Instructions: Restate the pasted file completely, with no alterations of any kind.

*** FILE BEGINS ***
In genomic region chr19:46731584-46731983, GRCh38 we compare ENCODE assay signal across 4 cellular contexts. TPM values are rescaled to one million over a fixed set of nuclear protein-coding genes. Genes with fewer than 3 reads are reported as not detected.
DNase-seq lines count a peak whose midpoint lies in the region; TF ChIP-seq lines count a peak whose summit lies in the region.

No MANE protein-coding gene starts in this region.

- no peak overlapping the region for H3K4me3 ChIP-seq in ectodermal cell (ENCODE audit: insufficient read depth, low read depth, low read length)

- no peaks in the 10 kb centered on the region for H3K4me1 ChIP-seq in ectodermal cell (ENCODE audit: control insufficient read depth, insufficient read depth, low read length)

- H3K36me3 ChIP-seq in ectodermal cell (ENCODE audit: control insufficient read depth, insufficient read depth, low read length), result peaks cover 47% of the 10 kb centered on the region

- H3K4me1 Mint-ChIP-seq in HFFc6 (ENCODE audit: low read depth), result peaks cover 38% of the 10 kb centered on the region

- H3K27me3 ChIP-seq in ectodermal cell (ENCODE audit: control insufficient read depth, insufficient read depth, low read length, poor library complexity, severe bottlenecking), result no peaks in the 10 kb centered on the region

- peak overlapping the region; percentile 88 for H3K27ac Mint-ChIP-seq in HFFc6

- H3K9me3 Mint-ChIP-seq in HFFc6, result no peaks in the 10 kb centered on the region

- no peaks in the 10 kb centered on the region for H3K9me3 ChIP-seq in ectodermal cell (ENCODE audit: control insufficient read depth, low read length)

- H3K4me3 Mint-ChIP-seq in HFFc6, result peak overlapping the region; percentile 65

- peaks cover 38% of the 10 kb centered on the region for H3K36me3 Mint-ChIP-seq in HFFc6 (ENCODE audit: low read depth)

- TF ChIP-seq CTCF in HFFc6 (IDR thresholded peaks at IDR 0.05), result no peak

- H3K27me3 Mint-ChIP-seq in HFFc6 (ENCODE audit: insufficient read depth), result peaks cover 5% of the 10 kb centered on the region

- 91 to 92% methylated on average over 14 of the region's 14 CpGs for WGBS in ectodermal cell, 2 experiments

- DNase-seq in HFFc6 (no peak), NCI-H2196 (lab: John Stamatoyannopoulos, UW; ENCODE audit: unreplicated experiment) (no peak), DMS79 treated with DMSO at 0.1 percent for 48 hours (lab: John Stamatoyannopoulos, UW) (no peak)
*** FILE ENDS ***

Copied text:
In genomic region chr19:46731584-46731983, GRCh38 we compare ENCODE assay signal across 4 cellular contexts. TPM values are rescaled to one million over a fixed set of nuclear protein-coding genes. Genes with fewer than 3 reads are reported as not detected.
DNase-seq lines count a peak whose midpoint lies in the region; TF ChIP-seq lines count a peak whose summit lies in the region.

No MANE protein-coding gene starts in this region.

- no peak overlapping the region for H3K4me3 ChIP-seq in ectodermal cell (ENCODE audit: insufficient read depth, low read depth, low read length)

- no peaks in the 10 kb centered on the region for H3K4me1 ChIP-seq in ectodermal cell (ENCODE audit: control insufficient read depth, insufficient read depth, low read length)

- H3K36me3 ChIP-seq in ectodermal cell (ENCODE audit: control insufficient read depth, insufficient read depth, low read length), result peaks cover 47% of the 10 kb centered on the region

- H3K4me1 Mint-ChIP-seq in HFFc6 (ENCODE audit: low read depth), result peaks cover 38% of the 10 kb centered on the region

- H3K27me3 ChIP-seq in ectodermal cell (ENCODE audit: control insufficient read depth, insufficient read depth, low read length, poor library complexity, severe bottlenecking), result no peaks in the 10 kb centered on the region

- peak overlapping the region; percentile 88 for H3K27ac Mint-ChIP-seq in HFFc6

- H3K9me3 Mint-ChIP-seq in HFFc6, result no peaks in the 10 kb centered on the region

- no peaks in the 10 kb centered on the region for H3K9me3 ChIP-seq in ectodermal cell (ENCODE audit: control insufficient read depth, low read length)

- H3K4me3 Mint-ChIP-seq in HFFc6, result peak overlapping the region; percentile 65

- peaks cover 38% of the 10 kb centered on the region for H3K36me3 Mint-ChIP-seq in HFFc6 (ENCODE audit: low read depth)

- TF ChIP-seq CTCF in HFFc6 (IDR thresholded peaks at IDR 0.05), result no peak

- H3K27me3 Mint-ChIP-seq in HFFc6 (ENCODE audit: insufficient read depth), result peaks cover 5% of the 10 kb centered on the region

- 91 to 92% methylated on average over 14 of the region's 14 CpGs for WGBS in ectodermal cell, 2 experiments

- DNase-seq in HFFc6 (no peak), NCI-H2196 (lab: John Stamatoyannopoulos, UW; ENCODE audit: unreplicated experiment) (no peak), DMS79 treated with DMSO at 0.1 percent for 48 hours (lab: John Stamatoyannopoulos, UW) (no peak)